During my holiday break, I realized I needed to step-up and make some changes on how I was running my business. Aimless and taking it only one problem at a time, wasn’t getting me where I wanted to be. I had lost sight of where that even was and what I wanted to be working towards. It was time to take a step back and do some serious goal setting. These needed to be “sky’s the limit” goals with the purpose of focusing myself daily on who I am and why I’m showing up. I tend to be practical—to a fault. So I needed to find a way to break myself out of my that-is-totally-doable bubble and actually brainstorm the future.

After loads of internet research, reaching out to my community, and chatting it over with my super supportive partner, I decided I would treat this like a project for a client. This included taking the time that was necessary to brainstorm not just goals, but goals that were not immediately obvious. To do this, I used a combination of the brainstorming skills I learned in design school, and the K-J method. Then planned to implement them as Objectives & Key Results [OKRs].

feet, tea & post-its
tea & post-it planning
post-its on cutting mat

It was time for an Introspection Fest (dubbed by Grace D. Chin). Needing to disconnect myself from my usual routine, I made a pot of tea, put on some upbeat music, and took a seat on the floor. My first step was to write down every goal related thought I had. Each thought got a post-it and got stuck to my giant cutting mat. This was not a time for judgements. I needed to write the ideas down so I could move on and have new ones. The idea here was to exhaust all ideas, whether good or bad. The flow of writing ideas eventually ebbed. At this point, I changed the music, did some dishes. Then sat down again to write more ideas.
Once I thought I had come up with everything, I went online and watched some TED Talk videos about goal setting. I searched for prompt questions that would get my juices flowing. I asked myself, why I was afraid of goal setting—why I was afraid of dreaming bigger. Acknowledging these fears unlocked more ideas.

I made a list of everything that makes me happy. I made a list of everything I did last year. Then evaluated how that affected the rest of the year (good and bad), what I learned, and if it was worth doing again or valuable enough to continue. I asked what kind of projects I wanted to work on in the future. What do I want my artwork to look like? I listed artists that inspired me and why. I asked what I wanted to learn and what I wanted to share. I researched what others like me were doing on social media, and analyzed if that was something I wanted to do, something I should do, or something that didn’t fit with my vision.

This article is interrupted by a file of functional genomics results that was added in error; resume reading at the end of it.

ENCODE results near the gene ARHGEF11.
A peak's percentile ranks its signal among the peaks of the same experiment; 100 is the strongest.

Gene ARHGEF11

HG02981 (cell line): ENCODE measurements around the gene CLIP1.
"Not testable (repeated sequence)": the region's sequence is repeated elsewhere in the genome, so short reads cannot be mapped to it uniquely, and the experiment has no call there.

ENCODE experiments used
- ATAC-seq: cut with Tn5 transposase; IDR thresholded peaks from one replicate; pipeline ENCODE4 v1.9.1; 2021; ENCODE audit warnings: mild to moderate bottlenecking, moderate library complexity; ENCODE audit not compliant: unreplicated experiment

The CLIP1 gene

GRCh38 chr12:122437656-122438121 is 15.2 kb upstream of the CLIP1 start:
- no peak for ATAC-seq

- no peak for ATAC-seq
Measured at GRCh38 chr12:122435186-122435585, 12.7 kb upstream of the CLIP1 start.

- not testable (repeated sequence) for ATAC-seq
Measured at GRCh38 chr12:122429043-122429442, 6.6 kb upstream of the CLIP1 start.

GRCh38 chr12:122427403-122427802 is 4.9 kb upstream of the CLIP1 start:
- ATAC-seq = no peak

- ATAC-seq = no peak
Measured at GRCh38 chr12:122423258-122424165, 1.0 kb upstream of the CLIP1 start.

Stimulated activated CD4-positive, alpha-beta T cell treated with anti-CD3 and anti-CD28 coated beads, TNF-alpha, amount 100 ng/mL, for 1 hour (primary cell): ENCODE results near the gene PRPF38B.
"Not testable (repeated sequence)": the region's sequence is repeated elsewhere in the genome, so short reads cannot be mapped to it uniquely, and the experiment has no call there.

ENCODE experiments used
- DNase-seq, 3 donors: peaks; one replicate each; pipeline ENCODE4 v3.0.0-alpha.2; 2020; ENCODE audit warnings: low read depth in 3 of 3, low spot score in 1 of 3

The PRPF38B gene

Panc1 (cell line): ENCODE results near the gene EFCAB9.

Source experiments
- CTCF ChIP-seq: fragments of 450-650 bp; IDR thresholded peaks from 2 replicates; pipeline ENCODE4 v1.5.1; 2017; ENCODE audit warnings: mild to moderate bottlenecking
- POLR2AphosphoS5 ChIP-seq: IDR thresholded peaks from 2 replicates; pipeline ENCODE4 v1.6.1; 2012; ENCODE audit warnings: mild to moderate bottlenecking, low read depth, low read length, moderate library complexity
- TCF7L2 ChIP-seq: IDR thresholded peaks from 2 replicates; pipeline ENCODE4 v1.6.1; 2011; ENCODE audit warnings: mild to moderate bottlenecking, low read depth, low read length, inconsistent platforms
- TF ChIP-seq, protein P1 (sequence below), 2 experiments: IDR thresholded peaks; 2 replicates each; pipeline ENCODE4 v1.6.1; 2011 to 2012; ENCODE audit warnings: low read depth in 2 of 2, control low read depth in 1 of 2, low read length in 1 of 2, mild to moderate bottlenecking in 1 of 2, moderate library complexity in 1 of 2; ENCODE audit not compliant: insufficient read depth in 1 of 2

Hand holding free printable goal prompt worksheets

Click on the image to download free hand-lettered goal prompt worksheets.

After everything was listed. And all ideas were put on post-it notes and stuck to my cutting mat (a wall is probably a better idea). I went to bed. They were written down, they didn’t have to be a burden anymore.

The next afternoon, after some mental distance, I started to sort through the notes. Categorizing them to form a larger picture. I had a personal, business, learning, art, and misc goal categories. Each category was then piled by hierarchy—with dominant goals and subgoals piled beneath them. At this point, the post-its had lost all sticking power, so it was time to digitize them. I chose to use Asana’s board feature (but Trello or a mind-mapping tool would also work well). Each category was a column, each dominate goal—a task, and each subgoal—a subtask. As I organized these goals, a common theme became clear through all of them. A word I could turn into my mantra for the year. Something that could keep me pushing forward. A word I could remember even when not currently thinking about my goals.

Asana boards setup
Asana subtask setup

Further.

I know what my goals are now. I just need to implement them into my life. My partner has taught me the importance of breaking large goals into measurable pieces. Coming from the start-up industry, he shared his knowledge of OKRs. The basic idea is to choose a few objectives to focus on at a time. For me, these were the dominant goals that I had listed as main tasks. These don’t need to be measurable in themselves because your key results (the subtasks) should be. Each objective will get a few key results. These key results are the actionable items that will help you reach your larger objectives. Once you’ve written your plan, you can revisit them at least quarterly to measure your progress by percentage. The general rule of thumb here is to aim for 70%. Much higher and your key results are too simple and should be readjusted.

The perfectionist in me is very intimidated by this new system. However, it's been a few weeks since I did my initial Introspection Fest and the ideas I came up with still invigorate me. Working on your own can make focusing a challenge, but so far having my goals written out has helped drive me forward daily.

Before this process, I was afraid of setting goals I couldn’t meet or that I would lose interest in. But through this process, I've learned that it’s okay to change your mind. Your life isn’t stagnant and your goals shouldn’t be either. They are there to help give your life direction.


Some great resources I used while setting my goals:



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